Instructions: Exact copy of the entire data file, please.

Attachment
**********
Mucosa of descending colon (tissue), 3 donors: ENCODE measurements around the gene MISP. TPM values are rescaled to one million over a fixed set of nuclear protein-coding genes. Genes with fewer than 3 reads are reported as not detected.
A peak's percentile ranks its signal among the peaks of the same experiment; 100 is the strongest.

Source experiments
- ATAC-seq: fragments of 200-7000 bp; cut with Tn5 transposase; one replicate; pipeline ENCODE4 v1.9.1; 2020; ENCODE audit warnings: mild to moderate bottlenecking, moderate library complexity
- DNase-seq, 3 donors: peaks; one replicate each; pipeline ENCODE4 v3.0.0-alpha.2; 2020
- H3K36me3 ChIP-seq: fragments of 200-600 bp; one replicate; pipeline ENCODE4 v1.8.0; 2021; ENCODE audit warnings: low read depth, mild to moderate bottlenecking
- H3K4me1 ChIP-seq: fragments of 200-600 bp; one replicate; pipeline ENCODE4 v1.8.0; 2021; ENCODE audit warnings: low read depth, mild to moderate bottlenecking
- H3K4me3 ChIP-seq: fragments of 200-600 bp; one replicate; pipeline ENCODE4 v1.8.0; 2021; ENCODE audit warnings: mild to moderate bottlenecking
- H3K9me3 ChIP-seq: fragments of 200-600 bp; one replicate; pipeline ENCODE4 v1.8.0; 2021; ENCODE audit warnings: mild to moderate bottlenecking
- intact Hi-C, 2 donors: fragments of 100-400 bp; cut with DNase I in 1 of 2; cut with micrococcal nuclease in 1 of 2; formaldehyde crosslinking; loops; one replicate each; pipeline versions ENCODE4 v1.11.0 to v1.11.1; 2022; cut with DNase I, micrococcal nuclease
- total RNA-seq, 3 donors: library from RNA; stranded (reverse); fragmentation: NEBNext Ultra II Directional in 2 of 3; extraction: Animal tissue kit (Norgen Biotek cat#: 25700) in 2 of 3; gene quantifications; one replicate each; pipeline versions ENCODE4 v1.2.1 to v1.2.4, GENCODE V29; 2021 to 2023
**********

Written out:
Mucosa of descending colon (tissue), 3 donors: ENCODE measurements around the gene MISP. TPM values are rescaled to one million over a fixed set of nuclear protein-coding genes. Genes with fewer than 3 reads are reported as not detected.
A peak's percentile ranks its signal among the peaks of the same experiment; 100 is the strongest.

Source experiments
- ATAC-seq: fragments of 200-7000 bp; cut with Tn5 transposase; one replicate; pipeline ENCODE4 v1.9.1; 2020; ENCODE audit warnings: mild to moderate bottlenecking, moderate library complexity
- DNase-seq, 3 donors: peaks; one replicate each; pipeline ENCODE4 v3.0.0-alpha.2; 2020
- H3K36me3 ChIP-seq: fragments of 200-600 bp; one replicate; pipeline ENCODE4 v1.8.0; 2021; ENCODE audit warnings: low read depth, mild to moderate bottlenecking
- H3K4me1 ChIP-seq: fragments of 200-600 bp; one replicate; pipeline ENCODE4 v1.8.0; 2021; ENCODE audit warnings: low read depth, mild to moderate bottlenecking
- H3K4me3 ChIP-seq: fragments of 200-600 bp; one replicate; pipeline ENCODE4 v1.8.0; 2021; ENCODE audit warnings: mild to moderate bottlenecking
- H3K9me3 ChIP-seq: fragments of 200-600 bp; one replicate; pipeline ENCODE4 v1.8.0; 2021; ENCODE audit warnings: mild to moderate bottlenecking
- intact Hi-C, 2 donors: fragments of 100-400 bp; cut with DNase I in 1 of 2; cut with micrococcal nuclease in 1 of 2; formaldehyde crosslinking; loops; one replicate each; pipeline versions ENCODE4 v1.11.0 to v1.11.1; 2022; cut with DNase I, micrococcal nuclease
- total RNA-seq, 3 donors: library from RNA; stranded (reverse); fragmentation: NEBNext Ultra II Directional in 2 of 3; extraction: Animal tissue kit (Norgen Biotek cat#: 25700) in 2 of 3; gene quantifications; one replicate each; pipeline versions ENCODE4 v1.2.1 to v1.2.4, GENCODE V29; 2021 to 2023